Very modern, accurate, and functional scales can be had for $60 or less these days, so the wisdom of adding a $100 premium to such a thing for Wi-Fi connectivity and app-assisted weight tracking will be at best a question mark for some readers before we even get to the next sentence. If you’re in this group — and we generally would be, ourselves — our advice is this: stop reading now and move along. Whatever its virtues may be, the Withings Connected Scale ($159, aka WiFi Body Scale) is not for you, and we frankly can’t think of any reasons to attempt to convince you otherwise.
But if the idea of tracking your weight with some degree of automation is of interest, the Withings Connected Scale may have some conceptual appeal. Cosmetically, it looks like an iMac-inspired digital scale with similar styling—an all-glass top surface that runs from edge to edge above a silver metallic base, interrupted by a small blue and white digital screen up top and a brushed metal disc in the center. Flipped over, the metallic undercarriage is revealed to be plastic, depending in part on four plain but moving gray feet to measure the weight of the person on top, and a set of four included AAA batteries goes into a white compartment at its center. If you plan to use the scale on a carpet, you need to stick on four plastic pads that are included in the box; Withings also includes a waistline tape measure for those who may want or benefit from it.
Should you want to use the Withings Connected Scale as nothing more than a plain bathroom scale in the morning, afternoon, or evening, it does a fine job of just telling you your current weight in pounds, kilograms, or stone based on the position of a switch inside the battery compartment. As a pure scale, the single biggest issue we noted in a two and a half month test was that the four AAA batteries showed low power before hitting the three-month mark when the scale was being used roughly once a day. A secondary issue is that the scale—like many—fluctuates a bunch and doesn’t quickly settle on a clear final number in a satisfying, “that’s it!” way. Why does that matter here?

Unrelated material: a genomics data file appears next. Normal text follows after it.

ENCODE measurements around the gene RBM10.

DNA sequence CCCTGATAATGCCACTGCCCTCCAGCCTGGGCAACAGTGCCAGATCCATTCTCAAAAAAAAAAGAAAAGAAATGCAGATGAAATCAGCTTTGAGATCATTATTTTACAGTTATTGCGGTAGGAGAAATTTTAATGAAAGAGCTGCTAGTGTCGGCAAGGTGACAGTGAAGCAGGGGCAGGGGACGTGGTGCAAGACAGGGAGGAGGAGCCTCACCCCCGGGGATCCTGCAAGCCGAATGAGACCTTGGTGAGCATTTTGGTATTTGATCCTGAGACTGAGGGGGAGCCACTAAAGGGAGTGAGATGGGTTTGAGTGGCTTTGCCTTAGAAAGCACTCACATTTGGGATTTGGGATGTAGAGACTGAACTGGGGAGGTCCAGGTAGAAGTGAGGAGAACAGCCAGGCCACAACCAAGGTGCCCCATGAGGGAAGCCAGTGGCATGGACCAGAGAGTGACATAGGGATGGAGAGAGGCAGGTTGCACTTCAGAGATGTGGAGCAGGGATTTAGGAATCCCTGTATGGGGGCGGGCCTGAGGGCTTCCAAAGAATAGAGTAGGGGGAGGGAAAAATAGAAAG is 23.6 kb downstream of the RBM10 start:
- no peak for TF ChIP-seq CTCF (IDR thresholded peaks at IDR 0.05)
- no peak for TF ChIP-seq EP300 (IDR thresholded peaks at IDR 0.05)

Well, Withings’ twist is its 802.11b/g connectivity—a Wi-Fi chip that requires a little initial help from a computer or the free WiScale iPhone/iPod touch app to join your home network, then relays weight measurements over the web to the company’s server for your review. Ideally, you would buy the scale, use the Withings web site or app to get the scale paired with the Withings account you need to set up, step onto the scale, see a clear confirmation of your weight, and come back to the web site or app to find the results waiting. But in our testing, the Connected Scale had quite a few hiccups that detracted from what could have been a somewhat compelling fusion of old and new technologies.
To the company’s credit, the software is more ambitious than the most basic usage model we described above. After you create your account and pair the scale wirelessly with your network—the latter having serious problems when we used the iPhone application, but went trouble-free through the web site—it asks for the weight, height, birthdate, and gender of each person who is going to use the scale, then offers web- and app-based graphs to track weight changes by date and time for the users. There are some privacy concerns here: having one’s weight and other personal details communicated to a web site may make some users uncomfortable, and some girlfriends or wives would sooner not share their weights with their boyfriends or husbands. The app and web site put all of the recorded numbers on display, with graphs, and that’s that. It’s password-protected, but all of the data for a household’s users is accessible to the master account.